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The Destructive Effects of Standardizing Beauty in Society

  • Date Submitted: 04/25/2012 07:47 PM
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The Destructive Effects of Standardizing Beauty in Society
In Toni Morrison’s The Bluest Eye, the standardization of whiteness as beauty has devastating effects on the lives of black girls and women. Each character in the novel displays an internalized belief that whiteness is superior, and it is primarily expressed through thoughts of beauty. Claudia realizes the veneration given to white beauty by seeing the attitudes towards white baby dolls and Shirley Temple. Claudia and Frieda are the least susceptible to this self-hatred resulting from standards of beauty in the novel. On the other hand, the adult women in The Bluest Eye cultivate a hatred of their blackness and find those with white skin or even just lighter black skin to be superior. Pauline Breedlove shares the verdict with society that her own daughter, Pecola, is ugly because her skin is so dark. Geraldine, a lighter skinned black woman, forbids her son from playing with boys that have darker skin, and curses Pecola for the same reason. They suffer significantly from white beauty standards, but none suffer quite as badly as Pecola Breedlove. Pecola sees the world like this: if she obtains blue eyes, she will be beautiful, and if she is beautiful, the violence and malice in her life will be immediately replaced with love and affection. Unfortunately for Pecola, this is impossible, but the standards are so heavily enforced, even if it is implicit, that she has no other options for hope. The white beauty standards prove to distort all faith in happiness for black girls and women.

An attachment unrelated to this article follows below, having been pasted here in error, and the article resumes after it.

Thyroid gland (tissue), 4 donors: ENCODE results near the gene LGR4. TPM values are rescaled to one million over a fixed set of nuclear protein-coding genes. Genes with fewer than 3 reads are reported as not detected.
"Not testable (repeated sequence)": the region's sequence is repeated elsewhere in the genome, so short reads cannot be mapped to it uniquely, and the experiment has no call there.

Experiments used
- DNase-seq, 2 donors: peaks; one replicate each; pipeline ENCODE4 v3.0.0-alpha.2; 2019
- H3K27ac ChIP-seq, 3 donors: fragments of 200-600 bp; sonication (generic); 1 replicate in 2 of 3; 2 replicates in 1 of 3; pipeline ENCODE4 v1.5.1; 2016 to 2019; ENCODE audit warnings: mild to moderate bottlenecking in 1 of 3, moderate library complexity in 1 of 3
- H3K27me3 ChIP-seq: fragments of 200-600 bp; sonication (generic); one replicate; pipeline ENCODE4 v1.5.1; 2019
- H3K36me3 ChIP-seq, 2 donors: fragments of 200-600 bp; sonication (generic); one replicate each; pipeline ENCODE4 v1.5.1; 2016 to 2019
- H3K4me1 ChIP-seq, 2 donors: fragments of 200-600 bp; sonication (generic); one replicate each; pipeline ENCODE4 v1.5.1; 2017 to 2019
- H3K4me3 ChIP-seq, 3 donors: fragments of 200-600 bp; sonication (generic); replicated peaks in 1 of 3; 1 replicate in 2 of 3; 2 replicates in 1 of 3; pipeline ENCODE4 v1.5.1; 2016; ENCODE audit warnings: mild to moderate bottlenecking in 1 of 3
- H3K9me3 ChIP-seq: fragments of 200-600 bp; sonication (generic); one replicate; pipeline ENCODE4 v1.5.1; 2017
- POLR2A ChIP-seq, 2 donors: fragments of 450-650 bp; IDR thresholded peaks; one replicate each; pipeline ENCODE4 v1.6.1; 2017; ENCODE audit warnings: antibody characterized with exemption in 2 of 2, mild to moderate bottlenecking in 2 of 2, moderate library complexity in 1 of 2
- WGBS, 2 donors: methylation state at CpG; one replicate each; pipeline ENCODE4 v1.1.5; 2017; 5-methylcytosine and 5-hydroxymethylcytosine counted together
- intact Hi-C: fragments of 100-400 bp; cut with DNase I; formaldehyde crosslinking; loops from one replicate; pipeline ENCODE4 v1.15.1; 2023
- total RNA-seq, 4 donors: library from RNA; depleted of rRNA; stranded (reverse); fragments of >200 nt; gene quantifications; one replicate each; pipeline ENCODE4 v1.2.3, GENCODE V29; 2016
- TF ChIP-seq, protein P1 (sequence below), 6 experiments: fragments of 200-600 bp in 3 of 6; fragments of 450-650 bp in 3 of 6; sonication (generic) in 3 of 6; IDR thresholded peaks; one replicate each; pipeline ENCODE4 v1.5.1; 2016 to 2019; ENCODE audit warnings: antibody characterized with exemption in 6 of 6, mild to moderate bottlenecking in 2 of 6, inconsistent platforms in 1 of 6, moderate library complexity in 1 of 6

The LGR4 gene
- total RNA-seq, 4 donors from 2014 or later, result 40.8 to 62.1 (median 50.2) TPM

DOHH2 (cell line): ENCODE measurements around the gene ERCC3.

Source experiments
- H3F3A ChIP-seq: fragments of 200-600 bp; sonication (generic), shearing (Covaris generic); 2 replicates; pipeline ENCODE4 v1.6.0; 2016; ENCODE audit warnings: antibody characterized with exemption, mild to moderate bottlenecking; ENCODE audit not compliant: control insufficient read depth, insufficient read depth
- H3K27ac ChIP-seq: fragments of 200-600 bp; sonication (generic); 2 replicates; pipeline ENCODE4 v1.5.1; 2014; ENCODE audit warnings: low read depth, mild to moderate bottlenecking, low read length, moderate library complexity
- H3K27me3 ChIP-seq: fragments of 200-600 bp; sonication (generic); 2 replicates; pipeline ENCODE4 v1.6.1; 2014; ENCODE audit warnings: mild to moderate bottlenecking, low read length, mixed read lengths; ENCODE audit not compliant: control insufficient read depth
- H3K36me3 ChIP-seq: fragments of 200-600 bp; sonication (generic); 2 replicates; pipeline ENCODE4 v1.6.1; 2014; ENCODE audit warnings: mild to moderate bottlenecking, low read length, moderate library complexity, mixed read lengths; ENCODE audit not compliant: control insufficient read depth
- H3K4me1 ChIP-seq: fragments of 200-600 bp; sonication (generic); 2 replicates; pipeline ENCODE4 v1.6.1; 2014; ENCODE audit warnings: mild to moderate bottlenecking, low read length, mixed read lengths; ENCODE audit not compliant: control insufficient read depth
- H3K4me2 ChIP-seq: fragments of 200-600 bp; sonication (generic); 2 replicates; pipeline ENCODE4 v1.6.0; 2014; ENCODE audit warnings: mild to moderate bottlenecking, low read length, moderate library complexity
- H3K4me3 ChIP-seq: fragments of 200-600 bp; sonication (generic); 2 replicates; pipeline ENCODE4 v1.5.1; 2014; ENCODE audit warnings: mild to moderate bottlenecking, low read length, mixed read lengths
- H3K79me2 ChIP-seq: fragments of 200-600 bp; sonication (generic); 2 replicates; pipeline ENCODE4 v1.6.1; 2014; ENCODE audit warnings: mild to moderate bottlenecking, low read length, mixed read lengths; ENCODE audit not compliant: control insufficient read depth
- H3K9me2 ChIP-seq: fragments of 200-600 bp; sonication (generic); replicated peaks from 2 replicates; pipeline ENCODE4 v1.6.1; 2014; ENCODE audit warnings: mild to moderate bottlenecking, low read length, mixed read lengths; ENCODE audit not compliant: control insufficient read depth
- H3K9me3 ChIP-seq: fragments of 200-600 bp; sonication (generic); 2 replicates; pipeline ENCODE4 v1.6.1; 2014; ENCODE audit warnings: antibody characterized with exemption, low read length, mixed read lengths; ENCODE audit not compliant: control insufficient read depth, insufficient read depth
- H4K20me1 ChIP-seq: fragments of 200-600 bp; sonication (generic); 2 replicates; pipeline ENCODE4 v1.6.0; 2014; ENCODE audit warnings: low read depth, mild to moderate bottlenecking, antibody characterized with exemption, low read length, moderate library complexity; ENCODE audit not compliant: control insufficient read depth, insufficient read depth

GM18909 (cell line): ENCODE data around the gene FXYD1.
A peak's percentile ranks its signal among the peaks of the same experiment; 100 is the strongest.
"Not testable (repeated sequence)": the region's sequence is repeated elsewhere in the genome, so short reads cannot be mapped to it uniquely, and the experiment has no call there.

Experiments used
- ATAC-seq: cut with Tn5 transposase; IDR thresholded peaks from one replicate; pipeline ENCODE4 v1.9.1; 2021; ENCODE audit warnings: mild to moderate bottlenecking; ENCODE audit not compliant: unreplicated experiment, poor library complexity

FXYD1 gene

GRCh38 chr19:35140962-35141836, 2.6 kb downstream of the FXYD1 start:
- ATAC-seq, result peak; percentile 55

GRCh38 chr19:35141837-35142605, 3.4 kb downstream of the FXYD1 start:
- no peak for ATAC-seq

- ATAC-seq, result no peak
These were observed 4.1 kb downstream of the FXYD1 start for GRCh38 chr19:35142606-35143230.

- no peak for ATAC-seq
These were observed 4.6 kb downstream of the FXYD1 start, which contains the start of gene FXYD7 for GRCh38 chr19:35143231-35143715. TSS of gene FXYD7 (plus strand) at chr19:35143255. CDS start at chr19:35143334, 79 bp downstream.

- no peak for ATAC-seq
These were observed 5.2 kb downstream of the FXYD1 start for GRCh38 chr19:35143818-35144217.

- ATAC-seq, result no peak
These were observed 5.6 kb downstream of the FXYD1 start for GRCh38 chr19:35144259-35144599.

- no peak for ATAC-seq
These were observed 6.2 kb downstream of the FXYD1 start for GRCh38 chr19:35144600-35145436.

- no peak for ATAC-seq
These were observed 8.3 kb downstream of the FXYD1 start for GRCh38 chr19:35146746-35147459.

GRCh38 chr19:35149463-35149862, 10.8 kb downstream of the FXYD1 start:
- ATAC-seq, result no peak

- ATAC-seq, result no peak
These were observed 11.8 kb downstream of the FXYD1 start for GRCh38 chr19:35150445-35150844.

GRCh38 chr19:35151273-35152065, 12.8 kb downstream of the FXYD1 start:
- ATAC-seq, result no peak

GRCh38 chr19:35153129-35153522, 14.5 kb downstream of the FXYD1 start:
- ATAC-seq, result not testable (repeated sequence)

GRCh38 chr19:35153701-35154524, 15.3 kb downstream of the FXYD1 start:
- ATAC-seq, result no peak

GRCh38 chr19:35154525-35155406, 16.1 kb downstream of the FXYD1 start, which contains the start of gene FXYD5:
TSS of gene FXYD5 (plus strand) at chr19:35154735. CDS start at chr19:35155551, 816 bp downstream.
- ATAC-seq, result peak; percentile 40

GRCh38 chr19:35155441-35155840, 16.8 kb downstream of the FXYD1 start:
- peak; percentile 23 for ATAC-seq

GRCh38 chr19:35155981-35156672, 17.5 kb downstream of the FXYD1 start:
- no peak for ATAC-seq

The worship of whiteness controls all but one main character in The Bluest Eye: Claudia MacTeer. Claudia is an adamant, rebellious nine-year-old who fights society’s worship of whiteness as the standard of beauty. Her ten-year-old sister, Frieda, shares the same stubbornness; however, Frieda falls victim to the beauty standard easier than Claudia does. It is implied that once the girls reach adolescence, they will feel the...


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